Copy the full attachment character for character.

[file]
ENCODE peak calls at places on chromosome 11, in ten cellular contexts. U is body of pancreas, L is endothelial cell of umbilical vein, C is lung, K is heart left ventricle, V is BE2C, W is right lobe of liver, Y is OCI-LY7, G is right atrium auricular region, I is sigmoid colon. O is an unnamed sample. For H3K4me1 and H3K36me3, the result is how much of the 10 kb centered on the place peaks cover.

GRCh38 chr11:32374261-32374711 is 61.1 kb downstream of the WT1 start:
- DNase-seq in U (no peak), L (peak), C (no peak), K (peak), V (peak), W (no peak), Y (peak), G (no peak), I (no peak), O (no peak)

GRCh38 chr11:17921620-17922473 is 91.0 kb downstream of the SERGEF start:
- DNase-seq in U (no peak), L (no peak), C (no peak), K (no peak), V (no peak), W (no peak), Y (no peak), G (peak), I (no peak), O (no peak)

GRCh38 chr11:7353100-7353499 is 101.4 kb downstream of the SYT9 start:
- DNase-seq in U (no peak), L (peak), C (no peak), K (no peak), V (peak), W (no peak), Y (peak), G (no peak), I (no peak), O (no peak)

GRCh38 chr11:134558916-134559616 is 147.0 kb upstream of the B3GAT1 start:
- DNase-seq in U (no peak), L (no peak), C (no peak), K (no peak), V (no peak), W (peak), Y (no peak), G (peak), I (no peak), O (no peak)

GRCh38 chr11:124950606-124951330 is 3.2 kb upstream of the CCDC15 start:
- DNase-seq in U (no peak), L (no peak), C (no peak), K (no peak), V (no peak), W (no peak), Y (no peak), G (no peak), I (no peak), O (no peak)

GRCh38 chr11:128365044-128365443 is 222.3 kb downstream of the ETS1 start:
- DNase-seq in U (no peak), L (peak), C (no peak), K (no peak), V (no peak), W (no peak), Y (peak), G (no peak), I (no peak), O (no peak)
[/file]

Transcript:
ENCODE peak calls at places on chromosome 11, in ten cellular contexts. U is body of pancreas, L is endothelial cell of umbilical vein, C is lung, K is heart left ventricle, V is BE2C, W is right lobe of liver, Y is OCI-LY7, G is right atrium auricular region, I is sigmoid colon. O is an unnamed sample. For H3K4me1 and H3K36me3, the result is how much of the 10 kb centered on the place peaks cover.

GRCh38 chr11:32374261-32374711 is 61.1 kb downstream of the WT1 start:
- DNase-seq in U (no peak), L (peak), C (no peak), K (peak), V (peak), W (no peak), Y (peak), G (no peak), I (no peak), O (no peak)

GRCh38 chr11:17921620-17922473 is 91.0 kb downstream of the SERGEF start:
- DNase-seq in U (no peak), L (no peak), C (no peak), K (no peak), V (no peak), W (no peak), Y (no peak), G (peak), I (no peak), O (no peak)

GRCh38 chr11:7353100-7353499 is 101.4 kb downstream of the SYT9 start:
- DNase-seq in U (no peak), L (peak), C (no peak), K (no peak), V (peak), W (no peak), Y (peak), G (no peak), I (no peak), O (no peak)

GRCh38 chr11:134558916-134559616 is 147.0 kb upstream of the B3GAT1 start:
- DNase-seq in U (no peak), L (no peak), C (no peak), K (no peak), V (no peak), W (peak), Y (no peak), G (peak), I (no peak), O (no peak)

GRCh38 chr11:124950606-124951330 is 3.2 kb upstream of the CCDC15 start:
- DNase-seq in U (no peak), L (no peak), C (no peak), K (no peak), V (no peak), W (no peak), Y (no peak), G (no peak), I (no peak), O (no peak)

GRCh38 chr11:128365044-128365443 is 222.3 kb downstream of the ETS1 start:
- DNase-seq in U (no peak), L (peak), C (no peak), K (no peak), V (no peak), W (no peak), Y (peak), G (no peak), I (no peak), O (no peak)